blowfly, name for flies of the family Calliphoridae. Blowflies are about the same size as, and resemble, the housefly; because they are usually metallic blue or green they are also called bluebottle or greenbottle flies. The eggs are laid on the material that serves as food for the larvae, e.g., decaying flesh and other organic matter. Blowflies are often carriers of disease, such as dysentery. The larvae of certain species of blowfly, raised under germ-free conditions and known as surgical, or medicinal, maggots, are used to consume dead and dying tissue and thus promote healing. The screwworm fly, common in the S United States, may invade wounds or orifices in wild and domestic animals and sometimes in humans. If females, which mate only once, mate with a sterile male, the eggs fail to hatch. Blowflies are classified in the phylum Arthropoda, class Insecta, order Diptera, family Calliphoridae. See insect.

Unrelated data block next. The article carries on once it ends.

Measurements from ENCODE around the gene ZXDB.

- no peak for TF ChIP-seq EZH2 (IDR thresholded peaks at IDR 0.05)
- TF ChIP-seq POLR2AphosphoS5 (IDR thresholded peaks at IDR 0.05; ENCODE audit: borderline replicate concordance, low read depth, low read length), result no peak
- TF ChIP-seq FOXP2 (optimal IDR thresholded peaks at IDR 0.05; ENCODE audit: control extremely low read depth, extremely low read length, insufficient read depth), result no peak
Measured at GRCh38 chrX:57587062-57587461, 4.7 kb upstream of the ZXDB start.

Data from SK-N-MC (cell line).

The Columbia Electronic Encyclopedia, 6th ed. Copyright © 2012, Columbia University Press. All rights reserved.